Echolalia: the word "echo" derives from a Greek word that means "to repeat" and "lalia" meaning "speech/talk". It is also a form of stimming. This phenomena is an automatic repetition of words, phrases, and sounds that were heard. This may happen right after hearing something or may be delayed by days, weeks, months, or even years. It is a normal part of speech development but it lasts much longer in autistic children. Some do not outgrow this trait. It is also more complex for autistics than it is for allistics. Although it indicates a lack of social understanding, it is in fact a form of communication. Don't make the mistake however, to take it at face value.
From an outside perspective, witnessing an autistic person appearing to be talking to themselves might make them look like they belong in a psych ward. It may make us appear crazy, but I assure you that we're not. Not to say that I have anything against those who are legitimately mentally ill, but this is why some people may confuse an autistic person for a schizophrenic. Echolalia in the official sense of the word means to mirror speech, but the truth is that there are subtypes. Before I delve into this, I do want to make a point that some autistic people are more self-aware than others. Some may do this in public unconsciously, while I only do this unconsciously in private.
Subtype 1: Repetition
This is the exact repetition of speech. This is not a good thing if you're a parent who swears like a sailor.
Subtype 2: Conversational
This is when I repeat a conversation I had earlier on or invent one entirely to practice socializing. What appears like fluid natural speech is in fact the result of years of conversational echolalia practice inside my head, or out loud in private. Just because my social skills didn't come naturally to me doesn't mean that I'm not genuine. I'm an open book, I'm just difficult to read. I've learned to adjust my approach in a way that is receptive to neurotypicals. I've learned a lot through trial and error. Experience is the best teacher that has taught me lots of bitter lessons. I'll never forget the time in grade 7 when a girl walked into the locker room and caught me talking alone. The news spread like wildfire that I talked to myself. Good times.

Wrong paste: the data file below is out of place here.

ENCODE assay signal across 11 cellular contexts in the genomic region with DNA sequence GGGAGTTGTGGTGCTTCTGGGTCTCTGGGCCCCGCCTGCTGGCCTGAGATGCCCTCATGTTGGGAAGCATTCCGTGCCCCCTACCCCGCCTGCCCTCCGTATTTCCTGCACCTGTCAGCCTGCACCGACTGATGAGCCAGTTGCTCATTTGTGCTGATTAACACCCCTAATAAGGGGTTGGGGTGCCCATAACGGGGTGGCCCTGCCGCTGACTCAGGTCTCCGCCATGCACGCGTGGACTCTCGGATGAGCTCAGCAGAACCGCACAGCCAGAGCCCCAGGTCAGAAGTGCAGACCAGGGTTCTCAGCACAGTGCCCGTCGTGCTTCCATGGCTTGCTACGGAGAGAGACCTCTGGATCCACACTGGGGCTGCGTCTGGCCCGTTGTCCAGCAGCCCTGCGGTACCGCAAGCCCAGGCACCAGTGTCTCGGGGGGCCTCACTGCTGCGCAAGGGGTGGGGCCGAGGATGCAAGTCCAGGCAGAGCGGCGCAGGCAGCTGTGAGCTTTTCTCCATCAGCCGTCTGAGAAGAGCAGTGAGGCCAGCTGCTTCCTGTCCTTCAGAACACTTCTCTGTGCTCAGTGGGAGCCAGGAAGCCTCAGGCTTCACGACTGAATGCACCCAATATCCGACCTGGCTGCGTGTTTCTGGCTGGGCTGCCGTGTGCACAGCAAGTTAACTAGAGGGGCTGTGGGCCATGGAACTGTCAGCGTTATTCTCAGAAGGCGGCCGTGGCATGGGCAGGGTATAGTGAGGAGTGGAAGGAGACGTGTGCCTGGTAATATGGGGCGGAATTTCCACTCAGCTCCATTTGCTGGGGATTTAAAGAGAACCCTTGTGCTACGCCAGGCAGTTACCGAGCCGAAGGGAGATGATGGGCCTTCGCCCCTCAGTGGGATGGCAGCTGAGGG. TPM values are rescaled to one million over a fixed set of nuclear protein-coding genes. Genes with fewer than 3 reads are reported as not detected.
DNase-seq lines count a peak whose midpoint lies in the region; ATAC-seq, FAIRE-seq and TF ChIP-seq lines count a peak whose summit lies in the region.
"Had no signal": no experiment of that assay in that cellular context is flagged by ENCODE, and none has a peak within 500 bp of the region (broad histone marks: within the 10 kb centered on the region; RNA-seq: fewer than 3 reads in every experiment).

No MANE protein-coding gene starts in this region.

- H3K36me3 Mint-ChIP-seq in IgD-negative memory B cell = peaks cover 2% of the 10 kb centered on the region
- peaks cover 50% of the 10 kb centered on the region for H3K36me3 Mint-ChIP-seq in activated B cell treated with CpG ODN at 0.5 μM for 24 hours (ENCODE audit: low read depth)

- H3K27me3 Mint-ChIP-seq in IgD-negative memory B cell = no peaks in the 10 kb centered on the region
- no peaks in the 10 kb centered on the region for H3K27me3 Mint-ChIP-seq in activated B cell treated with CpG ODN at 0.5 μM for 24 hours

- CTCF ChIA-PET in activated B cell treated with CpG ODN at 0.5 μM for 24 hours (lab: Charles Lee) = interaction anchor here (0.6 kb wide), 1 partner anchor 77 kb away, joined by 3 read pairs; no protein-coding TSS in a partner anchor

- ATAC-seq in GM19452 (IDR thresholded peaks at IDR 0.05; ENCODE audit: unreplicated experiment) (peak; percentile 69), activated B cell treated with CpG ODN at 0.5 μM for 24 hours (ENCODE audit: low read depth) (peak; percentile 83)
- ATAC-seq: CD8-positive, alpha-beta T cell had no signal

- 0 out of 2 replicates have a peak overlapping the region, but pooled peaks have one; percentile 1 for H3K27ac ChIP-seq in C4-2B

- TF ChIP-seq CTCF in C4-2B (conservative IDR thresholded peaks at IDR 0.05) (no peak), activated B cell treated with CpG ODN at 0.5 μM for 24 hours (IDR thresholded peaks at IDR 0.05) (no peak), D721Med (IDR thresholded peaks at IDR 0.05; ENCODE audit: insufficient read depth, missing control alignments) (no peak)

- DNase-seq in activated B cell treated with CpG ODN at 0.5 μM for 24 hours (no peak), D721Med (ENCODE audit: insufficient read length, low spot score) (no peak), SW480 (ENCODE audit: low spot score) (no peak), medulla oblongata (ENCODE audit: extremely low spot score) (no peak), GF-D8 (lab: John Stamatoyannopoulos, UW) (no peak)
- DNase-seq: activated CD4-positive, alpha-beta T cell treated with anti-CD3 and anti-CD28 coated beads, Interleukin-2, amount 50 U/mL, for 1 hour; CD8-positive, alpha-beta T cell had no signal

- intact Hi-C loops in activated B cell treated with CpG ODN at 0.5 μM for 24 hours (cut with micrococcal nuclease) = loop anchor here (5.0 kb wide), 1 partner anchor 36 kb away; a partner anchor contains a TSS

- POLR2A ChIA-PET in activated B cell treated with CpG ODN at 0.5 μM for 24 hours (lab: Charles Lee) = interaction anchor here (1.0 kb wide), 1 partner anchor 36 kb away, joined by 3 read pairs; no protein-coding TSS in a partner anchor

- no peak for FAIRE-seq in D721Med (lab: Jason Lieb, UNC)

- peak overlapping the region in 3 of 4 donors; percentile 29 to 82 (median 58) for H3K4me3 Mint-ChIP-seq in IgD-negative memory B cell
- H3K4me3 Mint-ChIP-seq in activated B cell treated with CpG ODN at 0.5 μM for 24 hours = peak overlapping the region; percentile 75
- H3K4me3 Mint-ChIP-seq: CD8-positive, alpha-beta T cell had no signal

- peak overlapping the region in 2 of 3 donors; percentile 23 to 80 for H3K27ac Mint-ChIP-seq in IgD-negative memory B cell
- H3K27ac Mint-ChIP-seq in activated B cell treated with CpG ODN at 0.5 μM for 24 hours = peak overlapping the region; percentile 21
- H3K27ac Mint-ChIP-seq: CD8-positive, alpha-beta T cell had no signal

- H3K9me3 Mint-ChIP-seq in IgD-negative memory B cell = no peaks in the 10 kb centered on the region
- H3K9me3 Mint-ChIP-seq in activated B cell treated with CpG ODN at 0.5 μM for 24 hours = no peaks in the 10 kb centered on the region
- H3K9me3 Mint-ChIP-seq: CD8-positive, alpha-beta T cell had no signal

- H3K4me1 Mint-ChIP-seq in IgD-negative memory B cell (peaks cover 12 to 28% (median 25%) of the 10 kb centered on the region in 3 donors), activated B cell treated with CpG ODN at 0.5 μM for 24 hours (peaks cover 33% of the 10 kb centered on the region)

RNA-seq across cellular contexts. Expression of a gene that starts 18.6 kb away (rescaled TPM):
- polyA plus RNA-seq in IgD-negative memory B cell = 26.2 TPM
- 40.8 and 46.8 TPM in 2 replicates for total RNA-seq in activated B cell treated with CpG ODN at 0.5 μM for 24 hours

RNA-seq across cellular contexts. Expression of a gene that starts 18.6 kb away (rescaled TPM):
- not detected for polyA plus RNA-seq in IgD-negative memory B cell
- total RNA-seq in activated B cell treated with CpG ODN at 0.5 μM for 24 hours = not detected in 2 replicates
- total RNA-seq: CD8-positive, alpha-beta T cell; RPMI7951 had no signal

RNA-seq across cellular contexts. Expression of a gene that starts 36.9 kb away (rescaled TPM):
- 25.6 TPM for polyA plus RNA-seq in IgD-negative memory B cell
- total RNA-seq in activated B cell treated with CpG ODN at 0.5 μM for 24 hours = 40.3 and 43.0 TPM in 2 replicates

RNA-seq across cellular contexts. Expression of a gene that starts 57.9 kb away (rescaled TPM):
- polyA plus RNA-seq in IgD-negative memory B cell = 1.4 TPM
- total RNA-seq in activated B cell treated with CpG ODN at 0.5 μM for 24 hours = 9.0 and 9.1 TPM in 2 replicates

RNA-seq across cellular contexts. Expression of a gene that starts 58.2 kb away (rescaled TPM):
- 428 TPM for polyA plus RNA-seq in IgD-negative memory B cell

Subtype 3: Imaginary
It's not a secret that life is way more interesting inside my head. To survive our dull and mundane reality, I create scenarios. I know these scenarios are fictitious, but they keep me entertained. Sometimes they make me laugh (hence my nickname giggles!) and help me tolerate the real world.
Subtype 4: Poetic
I'd think that math geniuses must also do this with numbers (Subtype 5: Numerical?). It probably overlaps with OCD. Growing up, I was constantly dissecting words inside my head in the midst of someone talking to me or to a group. I would dissect words by their syllables, vowels, and consonants. I would also repeat letters that sounded pleasant; I had an affinity for consonants ending with the sound "ee" like Bs, Cs, Ds, Gs, etc. This evolved to mentally rhyming words in real time. Mental freestyle, if you will. This was often at the expense of not registering what was being said. This leads me to a funny story that happened in grade 4. We were learning about Ancient Egypt. The teacher started listing off names of Egyptian gods: Osiris, Isis, Anubis... All of the names she had listed at that point rhymed, so I started rhyming words along in my head. I guess I got ahead of myself and accidentally blurted out 'penis!'. Luckily, somehow nobody actually heard me say it. I was mortified nonetheless.
In a nutshell, this "strange" autistic trait is actually a learning tool. This is what has helped me develop my conversational skills. Again, I never did this in front of people. I do it unconsciously all the time when I'm alone. When I'm "talking to myself", I assure you I'm not beside myself. It teaches me to get ahead, and sometimes I get ahead of myself.